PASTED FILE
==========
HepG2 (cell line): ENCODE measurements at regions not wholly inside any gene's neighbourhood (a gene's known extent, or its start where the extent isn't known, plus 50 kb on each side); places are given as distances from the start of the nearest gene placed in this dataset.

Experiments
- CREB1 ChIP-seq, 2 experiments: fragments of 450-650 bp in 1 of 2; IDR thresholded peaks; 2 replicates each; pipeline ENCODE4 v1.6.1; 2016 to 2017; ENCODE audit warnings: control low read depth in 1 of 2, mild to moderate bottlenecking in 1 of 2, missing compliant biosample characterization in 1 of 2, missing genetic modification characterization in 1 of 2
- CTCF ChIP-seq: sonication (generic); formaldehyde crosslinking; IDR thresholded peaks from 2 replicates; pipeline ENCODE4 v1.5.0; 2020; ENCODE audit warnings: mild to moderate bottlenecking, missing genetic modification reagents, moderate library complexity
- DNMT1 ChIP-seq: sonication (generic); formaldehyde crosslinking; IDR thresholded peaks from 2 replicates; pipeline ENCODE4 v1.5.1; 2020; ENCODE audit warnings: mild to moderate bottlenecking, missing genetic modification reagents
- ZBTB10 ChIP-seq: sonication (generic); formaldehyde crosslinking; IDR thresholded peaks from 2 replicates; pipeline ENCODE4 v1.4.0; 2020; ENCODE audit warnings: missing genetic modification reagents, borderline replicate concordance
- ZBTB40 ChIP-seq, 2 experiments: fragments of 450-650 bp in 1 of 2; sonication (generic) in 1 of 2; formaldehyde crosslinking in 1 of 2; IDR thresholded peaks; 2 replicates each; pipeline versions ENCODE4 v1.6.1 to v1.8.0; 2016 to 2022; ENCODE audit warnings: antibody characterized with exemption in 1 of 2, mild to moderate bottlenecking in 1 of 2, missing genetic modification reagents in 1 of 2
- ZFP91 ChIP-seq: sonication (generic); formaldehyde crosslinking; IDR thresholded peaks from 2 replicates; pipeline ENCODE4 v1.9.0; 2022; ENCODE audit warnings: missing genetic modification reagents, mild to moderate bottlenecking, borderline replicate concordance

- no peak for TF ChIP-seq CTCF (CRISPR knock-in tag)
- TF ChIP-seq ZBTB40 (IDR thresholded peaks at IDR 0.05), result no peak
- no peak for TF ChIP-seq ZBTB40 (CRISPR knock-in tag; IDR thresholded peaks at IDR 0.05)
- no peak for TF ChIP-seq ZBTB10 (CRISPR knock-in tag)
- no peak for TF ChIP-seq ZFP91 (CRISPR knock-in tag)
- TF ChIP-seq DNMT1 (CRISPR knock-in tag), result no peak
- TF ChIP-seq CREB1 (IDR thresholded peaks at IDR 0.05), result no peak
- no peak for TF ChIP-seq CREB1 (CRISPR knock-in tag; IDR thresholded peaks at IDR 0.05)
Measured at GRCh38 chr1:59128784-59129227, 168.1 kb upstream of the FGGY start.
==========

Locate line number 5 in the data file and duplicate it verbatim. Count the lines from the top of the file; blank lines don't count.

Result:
- DNMT1 ChIP-seq: sonication (generic); formaldehyde crosslinking; IDR thresholded peaks from 2 replicates; pipeline ENCODE4 v1.5.1; 2020; ENCODE audit warnings: mild to moderate bottlenecking, missing genetic modification reagents